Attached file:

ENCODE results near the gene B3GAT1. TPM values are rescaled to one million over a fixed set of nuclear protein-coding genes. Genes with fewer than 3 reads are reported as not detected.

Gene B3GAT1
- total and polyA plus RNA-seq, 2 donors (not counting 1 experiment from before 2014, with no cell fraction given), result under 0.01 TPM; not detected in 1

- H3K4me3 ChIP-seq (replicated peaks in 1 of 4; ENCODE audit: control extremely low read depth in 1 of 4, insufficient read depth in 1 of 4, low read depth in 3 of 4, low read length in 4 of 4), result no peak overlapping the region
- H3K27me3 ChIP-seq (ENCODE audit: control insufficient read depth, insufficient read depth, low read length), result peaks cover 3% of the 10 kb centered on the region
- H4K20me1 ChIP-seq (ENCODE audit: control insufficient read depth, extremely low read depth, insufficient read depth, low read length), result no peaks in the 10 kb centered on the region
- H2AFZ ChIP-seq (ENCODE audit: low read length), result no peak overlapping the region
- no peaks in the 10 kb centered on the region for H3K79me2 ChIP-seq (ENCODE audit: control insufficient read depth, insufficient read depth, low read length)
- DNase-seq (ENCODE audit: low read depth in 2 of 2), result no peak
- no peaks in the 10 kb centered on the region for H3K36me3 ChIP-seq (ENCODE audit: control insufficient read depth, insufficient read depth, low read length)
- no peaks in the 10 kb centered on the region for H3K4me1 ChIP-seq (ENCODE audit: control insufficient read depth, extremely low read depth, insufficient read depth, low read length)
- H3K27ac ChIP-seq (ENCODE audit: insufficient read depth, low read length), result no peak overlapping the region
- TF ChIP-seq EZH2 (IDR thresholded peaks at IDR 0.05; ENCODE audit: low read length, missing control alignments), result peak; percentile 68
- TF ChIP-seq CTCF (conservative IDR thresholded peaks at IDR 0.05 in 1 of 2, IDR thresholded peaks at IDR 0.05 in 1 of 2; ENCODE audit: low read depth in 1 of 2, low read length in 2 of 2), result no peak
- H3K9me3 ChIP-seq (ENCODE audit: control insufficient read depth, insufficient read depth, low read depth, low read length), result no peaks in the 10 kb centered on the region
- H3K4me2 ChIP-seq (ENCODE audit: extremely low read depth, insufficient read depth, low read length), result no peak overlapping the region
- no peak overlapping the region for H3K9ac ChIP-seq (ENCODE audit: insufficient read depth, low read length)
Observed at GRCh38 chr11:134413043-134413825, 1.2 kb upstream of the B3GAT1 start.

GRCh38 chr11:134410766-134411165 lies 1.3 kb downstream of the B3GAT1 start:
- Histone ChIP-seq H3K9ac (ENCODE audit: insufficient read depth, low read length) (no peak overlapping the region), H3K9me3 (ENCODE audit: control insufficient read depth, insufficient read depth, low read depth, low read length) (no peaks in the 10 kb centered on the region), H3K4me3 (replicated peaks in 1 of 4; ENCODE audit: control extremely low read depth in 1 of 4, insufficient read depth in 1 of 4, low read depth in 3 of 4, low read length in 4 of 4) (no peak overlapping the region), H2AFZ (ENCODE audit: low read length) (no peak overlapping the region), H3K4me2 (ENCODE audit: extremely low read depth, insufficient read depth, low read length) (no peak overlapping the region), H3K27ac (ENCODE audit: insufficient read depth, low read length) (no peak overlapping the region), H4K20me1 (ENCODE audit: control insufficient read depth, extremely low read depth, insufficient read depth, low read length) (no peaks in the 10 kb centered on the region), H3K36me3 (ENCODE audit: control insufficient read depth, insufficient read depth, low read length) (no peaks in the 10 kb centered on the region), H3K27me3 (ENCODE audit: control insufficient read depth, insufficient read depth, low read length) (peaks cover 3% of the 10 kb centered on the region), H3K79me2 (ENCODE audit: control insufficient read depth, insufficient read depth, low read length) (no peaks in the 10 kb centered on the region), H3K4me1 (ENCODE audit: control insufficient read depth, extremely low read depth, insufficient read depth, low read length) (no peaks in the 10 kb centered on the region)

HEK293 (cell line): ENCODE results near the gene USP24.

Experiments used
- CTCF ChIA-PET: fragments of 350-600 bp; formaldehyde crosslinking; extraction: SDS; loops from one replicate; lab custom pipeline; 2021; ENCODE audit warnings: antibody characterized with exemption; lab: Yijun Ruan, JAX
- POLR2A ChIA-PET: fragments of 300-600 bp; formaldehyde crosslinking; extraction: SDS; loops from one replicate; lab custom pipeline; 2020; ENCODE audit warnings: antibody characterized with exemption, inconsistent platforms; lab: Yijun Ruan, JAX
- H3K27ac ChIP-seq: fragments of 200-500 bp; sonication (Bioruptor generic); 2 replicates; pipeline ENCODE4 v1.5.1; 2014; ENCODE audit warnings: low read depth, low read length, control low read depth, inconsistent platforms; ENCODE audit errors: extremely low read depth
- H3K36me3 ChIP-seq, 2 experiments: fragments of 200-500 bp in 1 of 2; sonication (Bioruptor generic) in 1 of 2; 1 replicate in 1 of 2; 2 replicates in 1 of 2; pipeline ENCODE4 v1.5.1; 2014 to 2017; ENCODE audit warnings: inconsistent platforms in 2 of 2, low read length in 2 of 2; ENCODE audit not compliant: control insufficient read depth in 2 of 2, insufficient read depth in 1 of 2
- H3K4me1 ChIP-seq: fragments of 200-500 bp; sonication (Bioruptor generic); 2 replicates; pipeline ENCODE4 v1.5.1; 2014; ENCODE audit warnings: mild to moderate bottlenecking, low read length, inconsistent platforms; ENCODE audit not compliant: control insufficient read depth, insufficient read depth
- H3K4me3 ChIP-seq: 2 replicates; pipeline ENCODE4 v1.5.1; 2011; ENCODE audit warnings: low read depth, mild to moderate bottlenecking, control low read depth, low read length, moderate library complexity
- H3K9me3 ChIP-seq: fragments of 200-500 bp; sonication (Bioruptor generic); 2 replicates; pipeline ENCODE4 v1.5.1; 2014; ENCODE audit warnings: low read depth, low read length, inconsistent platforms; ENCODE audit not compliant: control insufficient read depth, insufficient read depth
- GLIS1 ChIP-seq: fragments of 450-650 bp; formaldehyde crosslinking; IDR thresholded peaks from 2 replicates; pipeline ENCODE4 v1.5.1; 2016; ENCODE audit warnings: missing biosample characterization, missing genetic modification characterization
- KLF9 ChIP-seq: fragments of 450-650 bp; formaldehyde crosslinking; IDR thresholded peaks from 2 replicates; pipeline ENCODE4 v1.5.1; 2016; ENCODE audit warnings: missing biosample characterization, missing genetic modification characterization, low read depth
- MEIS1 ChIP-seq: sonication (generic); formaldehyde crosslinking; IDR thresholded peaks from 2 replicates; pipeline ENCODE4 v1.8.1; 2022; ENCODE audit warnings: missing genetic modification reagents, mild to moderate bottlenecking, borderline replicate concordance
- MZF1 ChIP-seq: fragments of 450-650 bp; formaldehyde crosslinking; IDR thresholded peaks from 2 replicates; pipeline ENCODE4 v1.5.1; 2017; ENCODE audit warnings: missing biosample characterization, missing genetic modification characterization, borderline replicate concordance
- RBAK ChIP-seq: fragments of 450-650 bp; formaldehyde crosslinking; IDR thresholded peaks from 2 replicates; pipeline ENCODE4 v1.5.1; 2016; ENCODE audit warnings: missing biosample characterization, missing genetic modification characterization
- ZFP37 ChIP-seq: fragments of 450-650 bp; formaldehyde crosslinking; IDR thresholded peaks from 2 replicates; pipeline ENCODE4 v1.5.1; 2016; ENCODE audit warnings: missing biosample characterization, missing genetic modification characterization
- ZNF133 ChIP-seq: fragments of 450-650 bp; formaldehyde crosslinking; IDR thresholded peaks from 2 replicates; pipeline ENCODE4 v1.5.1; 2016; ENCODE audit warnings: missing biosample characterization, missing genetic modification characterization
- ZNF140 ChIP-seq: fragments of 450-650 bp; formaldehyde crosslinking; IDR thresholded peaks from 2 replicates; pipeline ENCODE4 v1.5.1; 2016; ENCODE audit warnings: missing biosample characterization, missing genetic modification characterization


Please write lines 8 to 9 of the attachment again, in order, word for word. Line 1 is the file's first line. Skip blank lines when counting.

- no peaks in the 10 kb centered on the region for H3K79me2 ChIP-seq (ENCODE audit: control insufficient read depth, insufficient read depth, low read length)
- DNase-seq (ENCODE audit: low read depth in 2 of 2), result no peak